After delivering their testimonies and breaking for the holidays, the two sides in the T-Mobile-Sprint merger trial met again today to deliver their final arguments.
Glenn Pomerantz, a lawyer for the 14 states suing to block the merger, argued that the trial will impact at least 130 million customers since the deal would reduce the number of major U.S. carriers from four to three. “If this merger goes forward, they’re at risk for paying billions of dollars more every single year for those services,” he said.
Pomerantz added that when T-Mobile and parent company Deutsche Telekom first thought about a Sprint merger in 2010, the companies “expressly and unambiguously admitted that it had potential to reduce price competition.”
The states added that Dish Network is not equipped to become a competitive fourth player in the U.S. wireless market and that Dish lacks experience, scale, and brand recognition in wireless.
As part of a deal to get approval for the merger from the Department of Justice, Dish Network agreed to buy all of Sprint’s prepaid businesses for $1.4 billion as well as Sprint’s portfolio of nationwide 800MHz spectrum for $3.6 billion. T-Mobile and Sprint will also give Dish at least 20,000 cell sites and hundreds of retail locations, and T-Mo must give Dish “robust access” to the T-Mobile network for seven years while Dish builds out its own 5G network.
The states’ arguments also included Pomerantz arguing that Sprint can turn itself around like T-Mobile did years ago. “They’re not in a dire position; they’re in an advantangeous situation and they just need to invest in their business and compete,” he said.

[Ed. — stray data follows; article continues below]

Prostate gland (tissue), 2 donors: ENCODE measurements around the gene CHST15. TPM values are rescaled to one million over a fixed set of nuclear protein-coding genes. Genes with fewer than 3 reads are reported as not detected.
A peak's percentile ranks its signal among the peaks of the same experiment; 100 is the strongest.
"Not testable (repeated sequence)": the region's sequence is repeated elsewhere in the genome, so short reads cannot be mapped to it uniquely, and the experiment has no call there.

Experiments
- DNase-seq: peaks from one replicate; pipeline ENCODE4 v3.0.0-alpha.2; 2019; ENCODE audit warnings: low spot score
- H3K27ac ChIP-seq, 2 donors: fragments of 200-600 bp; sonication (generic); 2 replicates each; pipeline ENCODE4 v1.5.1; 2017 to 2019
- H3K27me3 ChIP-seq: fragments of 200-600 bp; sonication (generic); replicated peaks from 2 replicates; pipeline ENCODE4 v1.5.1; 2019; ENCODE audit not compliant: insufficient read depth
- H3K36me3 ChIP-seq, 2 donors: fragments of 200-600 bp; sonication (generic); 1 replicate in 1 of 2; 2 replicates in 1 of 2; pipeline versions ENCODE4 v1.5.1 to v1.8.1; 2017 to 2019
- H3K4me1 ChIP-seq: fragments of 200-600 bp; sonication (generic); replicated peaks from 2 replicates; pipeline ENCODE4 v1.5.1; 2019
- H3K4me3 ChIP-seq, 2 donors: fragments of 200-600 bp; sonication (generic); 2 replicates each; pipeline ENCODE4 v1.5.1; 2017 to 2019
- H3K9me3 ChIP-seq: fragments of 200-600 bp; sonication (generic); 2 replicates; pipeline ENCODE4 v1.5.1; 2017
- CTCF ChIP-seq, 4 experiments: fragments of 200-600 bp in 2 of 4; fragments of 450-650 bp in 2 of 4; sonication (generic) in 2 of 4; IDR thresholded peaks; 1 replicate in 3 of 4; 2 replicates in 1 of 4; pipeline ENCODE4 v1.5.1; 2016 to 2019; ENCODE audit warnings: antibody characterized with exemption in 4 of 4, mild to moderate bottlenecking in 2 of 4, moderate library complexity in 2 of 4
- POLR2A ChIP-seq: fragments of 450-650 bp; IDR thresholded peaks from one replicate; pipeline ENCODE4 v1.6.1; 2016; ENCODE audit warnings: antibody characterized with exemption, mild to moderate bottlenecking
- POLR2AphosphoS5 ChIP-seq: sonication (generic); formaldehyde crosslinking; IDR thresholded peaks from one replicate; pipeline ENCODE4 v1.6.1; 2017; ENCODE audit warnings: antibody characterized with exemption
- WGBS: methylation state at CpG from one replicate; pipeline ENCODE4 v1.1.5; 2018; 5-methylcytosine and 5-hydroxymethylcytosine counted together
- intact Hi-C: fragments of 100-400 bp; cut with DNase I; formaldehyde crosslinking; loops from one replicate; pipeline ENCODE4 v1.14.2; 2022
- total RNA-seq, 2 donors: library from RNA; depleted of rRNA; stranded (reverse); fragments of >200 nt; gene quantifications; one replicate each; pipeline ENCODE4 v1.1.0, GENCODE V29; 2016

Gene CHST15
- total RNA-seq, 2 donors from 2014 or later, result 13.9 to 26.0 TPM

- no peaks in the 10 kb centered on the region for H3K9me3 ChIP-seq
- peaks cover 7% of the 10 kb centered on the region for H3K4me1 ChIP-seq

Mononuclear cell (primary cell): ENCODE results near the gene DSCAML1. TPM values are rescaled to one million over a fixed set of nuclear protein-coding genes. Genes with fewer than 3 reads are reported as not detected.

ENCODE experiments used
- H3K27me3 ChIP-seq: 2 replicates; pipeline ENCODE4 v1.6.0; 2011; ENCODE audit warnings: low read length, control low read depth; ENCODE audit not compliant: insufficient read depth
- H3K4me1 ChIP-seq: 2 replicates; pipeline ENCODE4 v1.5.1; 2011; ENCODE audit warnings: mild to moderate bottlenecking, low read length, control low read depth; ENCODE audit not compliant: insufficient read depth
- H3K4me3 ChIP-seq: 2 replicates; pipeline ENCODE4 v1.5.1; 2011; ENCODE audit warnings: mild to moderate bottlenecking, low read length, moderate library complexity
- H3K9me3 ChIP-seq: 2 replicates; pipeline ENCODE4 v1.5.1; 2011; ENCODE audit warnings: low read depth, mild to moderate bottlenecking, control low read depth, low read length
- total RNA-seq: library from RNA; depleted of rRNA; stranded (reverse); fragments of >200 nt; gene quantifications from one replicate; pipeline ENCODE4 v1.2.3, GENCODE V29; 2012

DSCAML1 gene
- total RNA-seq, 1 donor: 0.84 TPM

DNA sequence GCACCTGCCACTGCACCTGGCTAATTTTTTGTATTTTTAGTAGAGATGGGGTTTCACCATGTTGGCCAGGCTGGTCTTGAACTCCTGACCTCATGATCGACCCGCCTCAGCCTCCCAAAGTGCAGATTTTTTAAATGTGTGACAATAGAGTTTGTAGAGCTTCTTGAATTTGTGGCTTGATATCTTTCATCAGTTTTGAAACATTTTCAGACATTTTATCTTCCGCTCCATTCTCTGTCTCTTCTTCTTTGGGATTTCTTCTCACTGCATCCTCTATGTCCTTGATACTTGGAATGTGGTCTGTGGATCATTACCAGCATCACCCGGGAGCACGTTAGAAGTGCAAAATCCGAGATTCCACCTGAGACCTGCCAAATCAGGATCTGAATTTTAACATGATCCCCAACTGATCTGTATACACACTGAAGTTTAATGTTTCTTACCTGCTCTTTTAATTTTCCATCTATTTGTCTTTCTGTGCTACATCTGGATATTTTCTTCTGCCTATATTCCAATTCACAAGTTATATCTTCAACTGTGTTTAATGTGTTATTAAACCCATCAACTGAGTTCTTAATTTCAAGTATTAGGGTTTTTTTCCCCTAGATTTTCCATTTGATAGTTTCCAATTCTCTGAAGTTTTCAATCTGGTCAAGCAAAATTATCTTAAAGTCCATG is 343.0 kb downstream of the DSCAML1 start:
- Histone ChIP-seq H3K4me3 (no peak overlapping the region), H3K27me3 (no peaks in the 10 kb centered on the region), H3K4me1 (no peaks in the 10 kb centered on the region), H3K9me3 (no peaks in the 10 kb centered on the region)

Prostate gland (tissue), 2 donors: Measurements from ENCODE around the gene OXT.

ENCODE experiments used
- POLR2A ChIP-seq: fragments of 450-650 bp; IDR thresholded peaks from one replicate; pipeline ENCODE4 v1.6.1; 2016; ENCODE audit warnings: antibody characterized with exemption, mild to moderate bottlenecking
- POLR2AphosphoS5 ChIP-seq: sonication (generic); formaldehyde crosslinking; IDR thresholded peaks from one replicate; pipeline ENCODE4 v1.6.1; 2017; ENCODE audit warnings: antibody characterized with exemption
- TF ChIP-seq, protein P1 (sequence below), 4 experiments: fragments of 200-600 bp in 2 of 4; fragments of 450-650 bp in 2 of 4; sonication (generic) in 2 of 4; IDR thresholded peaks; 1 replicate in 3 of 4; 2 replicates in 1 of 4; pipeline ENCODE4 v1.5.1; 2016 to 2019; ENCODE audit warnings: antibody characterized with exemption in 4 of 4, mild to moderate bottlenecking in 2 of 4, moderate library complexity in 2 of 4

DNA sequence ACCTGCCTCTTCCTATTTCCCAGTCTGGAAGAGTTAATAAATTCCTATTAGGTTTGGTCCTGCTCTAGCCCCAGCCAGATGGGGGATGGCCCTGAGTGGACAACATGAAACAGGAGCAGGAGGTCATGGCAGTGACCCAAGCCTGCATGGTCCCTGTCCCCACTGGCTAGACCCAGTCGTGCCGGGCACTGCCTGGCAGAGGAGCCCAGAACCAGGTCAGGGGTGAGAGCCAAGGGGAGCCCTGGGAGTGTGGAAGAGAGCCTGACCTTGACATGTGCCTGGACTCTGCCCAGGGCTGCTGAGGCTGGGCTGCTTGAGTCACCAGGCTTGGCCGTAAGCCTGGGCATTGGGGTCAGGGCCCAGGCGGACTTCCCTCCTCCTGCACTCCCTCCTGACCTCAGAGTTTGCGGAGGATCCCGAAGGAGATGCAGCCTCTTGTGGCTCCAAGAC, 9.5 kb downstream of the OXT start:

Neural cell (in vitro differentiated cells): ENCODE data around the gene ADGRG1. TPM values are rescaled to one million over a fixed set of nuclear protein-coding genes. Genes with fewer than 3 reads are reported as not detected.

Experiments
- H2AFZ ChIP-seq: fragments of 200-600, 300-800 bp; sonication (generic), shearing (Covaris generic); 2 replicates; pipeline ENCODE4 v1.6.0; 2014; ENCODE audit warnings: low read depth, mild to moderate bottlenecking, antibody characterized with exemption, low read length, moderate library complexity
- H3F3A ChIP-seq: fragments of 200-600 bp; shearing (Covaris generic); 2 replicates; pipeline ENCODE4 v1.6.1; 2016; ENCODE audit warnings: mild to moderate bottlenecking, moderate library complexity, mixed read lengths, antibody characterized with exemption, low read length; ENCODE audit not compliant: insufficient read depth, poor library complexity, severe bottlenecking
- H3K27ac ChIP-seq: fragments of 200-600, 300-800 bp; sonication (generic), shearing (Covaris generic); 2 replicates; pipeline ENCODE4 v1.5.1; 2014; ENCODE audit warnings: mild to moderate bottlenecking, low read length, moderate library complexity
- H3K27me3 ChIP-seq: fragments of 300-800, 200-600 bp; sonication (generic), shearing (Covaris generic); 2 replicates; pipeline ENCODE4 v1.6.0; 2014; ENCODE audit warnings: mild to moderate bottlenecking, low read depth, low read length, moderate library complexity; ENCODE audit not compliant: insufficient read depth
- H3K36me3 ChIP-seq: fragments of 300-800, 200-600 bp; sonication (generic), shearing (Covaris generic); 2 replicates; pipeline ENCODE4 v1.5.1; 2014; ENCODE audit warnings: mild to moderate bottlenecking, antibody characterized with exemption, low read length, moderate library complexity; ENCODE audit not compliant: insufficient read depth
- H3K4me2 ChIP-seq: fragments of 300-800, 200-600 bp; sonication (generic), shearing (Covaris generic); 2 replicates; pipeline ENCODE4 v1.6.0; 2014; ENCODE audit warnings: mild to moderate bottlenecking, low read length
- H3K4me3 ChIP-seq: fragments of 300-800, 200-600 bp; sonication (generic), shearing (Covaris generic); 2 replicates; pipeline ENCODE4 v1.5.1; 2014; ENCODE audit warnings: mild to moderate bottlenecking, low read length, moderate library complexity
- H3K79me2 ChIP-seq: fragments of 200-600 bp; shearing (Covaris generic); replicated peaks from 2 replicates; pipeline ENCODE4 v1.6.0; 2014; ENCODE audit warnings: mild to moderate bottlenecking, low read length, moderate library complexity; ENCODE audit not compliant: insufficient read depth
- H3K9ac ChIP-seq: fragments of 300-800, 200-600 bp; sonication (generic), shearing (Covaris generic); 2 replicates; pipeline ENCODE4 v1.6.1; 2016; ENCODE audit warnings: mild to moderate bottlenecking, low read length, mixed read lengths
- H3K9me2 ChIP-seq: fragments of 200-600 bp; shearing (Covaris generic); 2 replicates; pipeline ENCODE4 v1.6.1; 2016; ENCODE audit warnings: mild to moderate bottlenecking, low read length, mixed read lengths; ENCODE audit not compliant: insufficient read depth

David Gelfand, an attorney representing T-Mobile, argued that the merger will bring cost savings that’ll lead to lower prices for consumers.
T-Mobile has previously said that if it’s allowed to merge with Sprint, it can use that mid-band spectrum to deploy a 5G network that’ll cover 99% of the U.S. population and have 14 times the capacity of T-Mo today. It’s also pledged to offer 5G coverage to 90% of the rural U.S. and to add 11,000 jobs by 2024.
“They’re going to win customers from AT&T and Verizon using it,” Gelfand said of the New T-Mobile’s network. “When a merger brings together two companies — that creates lower costs, better product — that actually makes the transaction procompetitive.”
Judge Victor Marrero is presiding over the merger trial, and he said today that he would make a decision “as promptly as possible”. No exact timeline was given, but previous estimates have said that a decision could come in February.